Smart Cities: Luxury or Necessity?
Much has been said about smart cities around the world. But reading articles, news and documents related to this subject, I realized that we are still treating urban technologies as a luxury topic, instead of treating them as a real solution to the real needs of cities and of people who will inhabit them in the future .
Recently, on a trip through Southeast Asia to speak at the 4th World Forum on Internet of Things and Smart Cities, I had the opportunity to visit two cities of immense contrast: Singapore and Jakarta, capital of Indonesia. And to answer the question of this article’s title, I will use these two cities as an example, comparing them from a Mobility point of view.
Singapore is extremely developed. Independent of Malaysia since 1965, the city-state has developed to the point of becoming a reference in several urban dimensions, such as Health, Housing and Mobility. In fact, things work there. Commuting is fast, safe and not late. It is possible, with the MRT (Mass Rapid Transit), to reach pretty much every point of the city at an affordable cost to the local reality.
Buses also complement the route and have high quality comfort and waiting time. Since car ownership is controlled by the government (a license to buy a car is needed there), the traffic is perceptibly balanced. Walking has also become a good experience, as the local government is implementing walkways covered by sidewalks, making the walk more pleasant in a very hot city.
Jakarta is on the other end. From the standpoint of Mobility, things do not go very well. Moving around the city on foot is difficult due to the lack of a basic item: sidewalk. The city is extremely oriented to cars and motorcycles, which fill from the wide avenues of the city, to the alleys by which drivers cut their way. Even so, it is not uncommon to take hours to reach the destination within the city itself. MRT? Under construction for at least 4 years. The system is expected to be delivered by 2019.
These two visits have made me reflect the following: we talk so much about sustainable city technologies and models to improve people's quality of life and make the urban experience more attractive and healthy, but why do we still treat it as luxury? I say luxury because apparently governments hesitate to invest money in these new technologies because they often think that it is a thing of rich, developed countries, and that there are "more" priority things than that. But why, then, they continue to spend the same (or even more) amount of money fed back a system and an infrastructure that no longer meets the current population’s needs, and will collapse when the number of people increase?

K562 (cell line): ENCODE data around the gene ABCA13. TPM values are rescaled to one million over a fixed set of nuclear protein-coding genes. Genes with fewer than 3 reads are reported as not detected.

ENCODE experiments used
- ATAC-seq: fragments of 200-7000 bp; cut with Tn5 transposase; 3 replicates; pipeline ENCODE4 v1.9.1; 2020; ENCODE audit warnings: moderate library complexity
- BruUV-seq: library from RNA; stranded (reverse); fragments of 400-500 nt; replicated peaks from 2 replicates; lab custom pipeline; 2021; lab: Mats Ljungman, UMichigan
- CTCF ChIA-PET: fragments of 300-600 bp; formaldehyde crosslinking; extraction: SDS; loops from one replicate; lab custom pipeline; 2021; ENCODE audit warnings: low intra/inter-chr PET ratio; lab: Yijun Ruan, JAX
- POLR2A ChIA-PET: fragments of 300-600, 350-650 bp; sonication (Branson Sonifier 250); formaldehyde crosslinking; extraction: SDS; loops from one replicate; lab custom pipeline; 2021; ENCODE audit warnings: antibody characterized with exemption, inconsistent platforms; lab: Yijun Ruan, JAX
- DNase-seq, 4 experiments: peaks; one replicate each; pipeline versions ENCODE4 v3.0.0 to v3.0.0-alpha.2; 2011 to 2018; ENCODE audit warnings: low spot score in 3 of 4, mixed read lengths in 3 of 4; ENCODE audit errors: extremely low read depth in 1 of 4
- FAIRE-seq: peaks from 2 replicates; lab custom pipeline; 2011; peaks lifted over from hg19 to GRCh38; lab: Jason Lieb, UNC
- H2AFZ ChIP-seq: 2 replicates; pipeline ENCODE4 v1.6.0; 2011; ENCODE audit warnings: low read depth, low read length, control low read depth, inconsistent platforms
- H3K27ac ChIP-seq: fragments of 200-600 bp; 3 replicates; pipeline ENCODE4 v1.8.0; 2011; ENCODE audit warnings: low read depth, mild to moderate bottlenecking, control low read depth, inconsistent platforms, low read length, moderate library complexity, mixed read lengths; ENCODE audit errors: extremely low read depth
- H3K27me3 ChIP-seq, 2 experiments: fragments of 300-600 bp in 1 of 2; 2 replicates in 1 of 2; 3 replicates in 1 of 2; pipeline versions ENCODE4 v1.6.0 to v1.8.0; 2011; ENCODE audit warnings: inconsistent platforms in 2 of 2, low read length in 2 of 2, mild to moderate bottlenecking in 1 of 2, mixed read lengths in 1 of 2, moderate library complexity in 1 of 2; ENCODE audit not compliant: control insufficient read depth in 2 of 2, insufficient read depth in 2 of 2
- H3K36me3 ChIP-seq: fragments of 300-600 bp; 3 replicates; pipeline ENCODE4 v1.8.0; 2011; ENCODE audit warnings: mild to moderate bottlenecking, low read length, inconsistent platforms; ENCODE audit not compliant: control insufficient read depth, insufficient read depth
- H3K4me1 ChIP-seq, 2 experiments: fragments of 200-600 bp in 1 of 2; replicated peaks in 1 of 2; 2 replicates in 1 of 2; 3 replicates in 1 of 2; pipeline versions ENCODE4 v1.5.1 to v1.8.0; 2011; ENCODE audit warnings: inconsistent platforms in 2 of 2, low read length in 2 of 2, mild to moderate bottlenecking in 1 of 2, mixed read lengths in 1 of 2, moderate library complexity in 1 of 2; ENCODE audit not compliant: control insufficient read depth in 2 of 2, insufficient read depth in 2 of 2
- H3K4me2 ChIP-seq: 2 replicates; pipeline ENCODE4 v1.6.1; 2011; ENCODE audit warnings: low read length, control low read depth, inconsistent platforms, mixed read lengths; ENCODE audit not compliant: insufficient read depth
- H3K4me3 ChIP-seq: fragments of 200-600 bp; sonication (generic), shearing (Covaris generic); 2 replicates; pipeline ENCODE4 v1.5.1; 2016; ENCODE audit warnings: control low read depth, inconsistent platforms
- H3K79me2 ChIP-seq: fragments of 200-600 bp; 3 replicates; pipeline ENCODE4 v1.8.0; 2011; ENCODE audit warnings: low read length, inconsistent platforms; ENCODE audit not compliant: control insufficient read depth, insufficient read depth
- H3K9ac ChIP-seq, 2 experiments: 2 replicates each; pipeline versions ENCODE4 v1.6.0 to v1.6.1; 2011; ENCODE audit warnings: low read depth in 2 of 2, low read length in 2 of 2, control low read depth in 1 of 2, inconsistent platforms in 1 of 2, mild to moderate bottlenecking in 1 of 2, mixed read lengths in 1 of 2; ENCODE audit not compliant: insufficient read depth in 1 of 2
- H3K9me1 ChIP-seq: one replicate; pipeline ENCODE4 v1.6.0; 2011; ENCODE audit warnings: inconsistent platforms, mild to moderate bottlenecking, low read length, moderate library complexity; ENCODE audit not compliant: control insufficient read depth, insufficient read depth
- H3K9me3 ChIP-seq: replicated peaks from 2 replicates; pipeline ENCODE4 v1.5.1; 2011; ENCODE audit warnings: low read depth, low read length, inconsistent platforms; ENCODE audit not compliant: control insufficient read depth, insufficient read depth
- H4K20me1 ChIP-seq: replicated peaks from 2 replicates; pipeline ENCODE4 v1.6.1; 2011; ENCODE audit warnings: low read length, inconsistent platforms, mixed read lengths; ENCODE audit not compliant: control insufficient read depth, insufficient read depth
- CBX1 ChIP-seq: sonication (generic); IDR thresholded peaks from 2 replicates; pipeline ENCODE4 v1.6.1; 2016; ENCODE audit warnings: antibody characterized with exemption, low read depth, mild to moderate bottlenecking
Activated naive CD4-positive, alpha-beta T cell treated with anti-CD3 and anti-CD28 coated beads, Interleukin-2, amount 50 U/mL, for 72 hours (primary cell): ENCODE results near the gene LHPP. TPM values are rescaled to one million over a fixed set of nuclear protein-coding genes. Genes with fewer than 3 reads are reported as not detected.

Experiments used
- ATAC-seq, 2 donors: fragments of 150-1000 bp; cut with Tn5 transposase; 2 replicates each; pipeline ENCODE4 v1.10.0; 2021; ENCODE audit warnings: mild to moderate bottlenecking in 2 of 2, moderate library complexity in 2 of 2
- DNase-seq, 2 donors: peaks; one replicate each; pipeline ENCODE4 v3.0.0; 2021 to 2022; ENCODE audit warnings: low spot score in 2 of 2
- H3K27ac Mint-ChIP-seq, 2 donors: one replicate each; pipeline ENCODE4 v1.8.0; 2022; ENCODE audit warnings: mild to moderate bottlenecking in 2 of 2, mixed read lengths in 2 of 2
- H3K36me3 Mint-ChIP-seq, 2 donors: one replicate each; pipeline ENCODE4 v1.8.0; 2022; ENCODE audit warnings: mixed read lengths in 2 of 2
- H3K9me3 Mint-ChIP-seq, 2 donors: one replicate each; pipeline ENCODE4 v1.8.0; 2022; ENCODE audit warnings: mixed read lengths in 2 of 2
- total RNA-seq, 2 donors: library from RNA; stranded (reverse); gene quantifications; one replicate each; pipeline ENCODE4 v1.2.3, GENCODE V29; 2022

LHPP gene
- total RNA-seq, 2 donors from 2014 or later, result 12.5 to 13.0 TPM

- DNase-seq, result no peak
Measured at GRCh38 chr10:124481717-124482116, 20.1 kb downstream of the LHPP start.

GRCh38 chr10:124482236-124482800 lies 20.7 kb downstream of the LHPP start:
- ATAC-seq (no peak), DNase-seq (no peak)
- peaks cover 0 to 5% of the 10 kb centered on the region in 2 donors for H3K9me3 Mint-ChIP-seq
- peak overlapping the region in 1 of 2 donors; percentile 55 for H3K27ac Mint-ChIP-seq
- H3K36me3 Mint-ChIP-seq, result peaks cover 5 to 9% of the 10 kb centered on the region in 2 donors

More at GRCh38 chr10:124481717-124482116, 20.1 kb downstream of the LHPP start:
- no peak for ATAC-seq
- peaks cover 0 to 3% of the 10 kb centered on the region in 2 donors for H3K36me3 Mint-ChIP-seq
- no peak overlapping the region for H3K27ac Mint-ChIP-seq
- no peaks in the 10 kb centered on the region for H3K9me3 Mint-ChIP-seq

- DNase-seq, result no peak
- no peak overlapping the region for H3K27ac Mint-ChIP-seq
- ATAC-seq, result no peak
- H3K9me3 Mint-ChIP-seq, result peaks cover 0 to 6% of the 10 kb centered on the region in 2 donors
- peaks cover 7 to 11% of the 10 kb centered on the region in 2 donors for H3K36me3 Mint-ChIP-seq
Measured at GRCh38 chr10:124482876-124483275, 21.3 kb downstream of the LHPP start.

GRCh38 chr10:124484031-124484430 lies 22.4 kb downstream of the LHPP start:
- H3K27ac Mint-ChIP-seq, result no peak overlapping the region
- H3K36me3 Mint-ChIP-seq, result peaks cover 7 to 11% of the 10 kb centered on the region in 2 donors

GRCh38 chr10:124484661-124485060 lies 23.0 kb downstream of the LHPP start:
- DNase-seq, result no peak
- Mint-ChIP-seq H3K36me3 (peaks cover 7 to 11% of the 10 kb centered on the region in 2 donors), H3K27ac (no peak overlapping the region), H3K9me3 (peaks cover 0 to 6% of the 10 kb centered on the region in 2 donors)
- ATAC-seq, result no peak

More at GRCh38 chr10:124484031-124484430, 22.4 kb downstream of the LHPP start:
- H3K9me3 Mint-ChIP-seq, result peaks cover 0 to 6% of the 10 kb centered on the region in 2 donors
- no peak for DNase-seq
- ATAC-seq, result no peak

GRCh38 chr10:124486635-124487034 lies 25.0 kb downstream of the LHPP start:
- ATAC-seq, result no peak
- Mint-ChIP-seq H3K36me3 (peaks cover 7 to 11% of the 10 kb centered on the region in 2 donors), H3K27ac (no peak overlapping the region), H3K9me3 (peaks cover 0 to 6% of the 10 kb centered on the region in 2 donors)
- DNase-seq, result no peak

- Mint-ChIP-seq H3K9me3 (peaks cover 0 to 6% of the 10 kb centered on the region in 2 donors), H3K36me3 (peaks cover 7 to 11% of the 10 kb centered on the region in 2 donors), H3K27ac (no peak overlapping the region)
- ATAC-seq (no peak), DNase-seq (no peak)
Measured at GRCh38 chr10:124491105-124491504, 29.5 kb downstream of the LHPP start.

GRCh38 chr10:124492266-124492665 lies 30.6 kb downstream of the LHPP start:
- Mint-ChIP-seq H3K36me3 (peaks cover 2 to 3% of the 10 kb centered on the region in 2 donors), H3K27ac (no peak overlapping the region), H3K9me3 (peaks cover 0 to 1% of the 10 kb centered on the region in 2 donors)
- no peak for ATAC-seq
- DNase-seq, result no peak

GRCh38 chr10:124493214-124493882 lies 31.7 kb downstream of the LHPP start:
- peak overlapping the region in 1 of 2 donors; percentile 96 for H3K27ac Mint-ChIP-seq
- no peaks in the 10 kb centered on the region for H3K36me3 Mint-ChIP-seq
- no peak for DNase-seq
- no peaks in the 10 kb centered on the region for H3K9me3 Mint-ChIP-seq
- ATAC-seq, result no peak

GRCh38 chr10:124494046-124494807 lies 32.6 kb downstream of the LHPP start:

It is very easy to see, looking at the case of Singapore, how much the concern for the modernization of urban systems actually brings quality of life. Only from a mobility point of view, the impacts on people's lives are tremendous: reducing stress, levels of noise pollution and air, for example, which certainly raise people's health and improve urban well-being. No wonder Singapore ranks fifth in the Human Development Index, while Indonesia ranks 113th.
That is why it must be made clear to public managers and citizens all over the world that investing in solutions within this great topic called "Smart Cities" is necessary before being luxury. Investments in solutions that truly meet people's needs are crucial to not reach the chaos point in cities that do not put that topic on their agenda as soon as possible.
Moreover, city references in the subject must be seen only as references. It is not enough to copy a ready-made solution from another place, without considering the context and local reality of the cities that wish to become intelligent. It is necessary, in a sincere way, to put the citizen at the center of this transformation, and to understand what actually brings him the most quality of life. Therefore, using existing technologies to listen to what a particular community needs for its well-being is the starting point of this transformation.
My main conclusion of this dive in Singapore and Jakarta: contrasts of urban reality, as between these two cities, exist and will exist eternally. And this is positive because it maintains the diversity of cultures and social dynamics in an increasingly diverse world. The importance of the contrast in this discussion of smart cities is, in fact, on how to apply this wide range of urban technologies to effectively improve what makes the most sense in the changing city. The needs of the citizens of Singapore are certainly different from the needs of the citizens of Jakarta.
From speech to practice: listen to citizens in a systematic way and invest in technologies that will solve local issues first. That, in the end, is the great transformation that this great idea of "smart cities" can bring to the reality of cities around the world.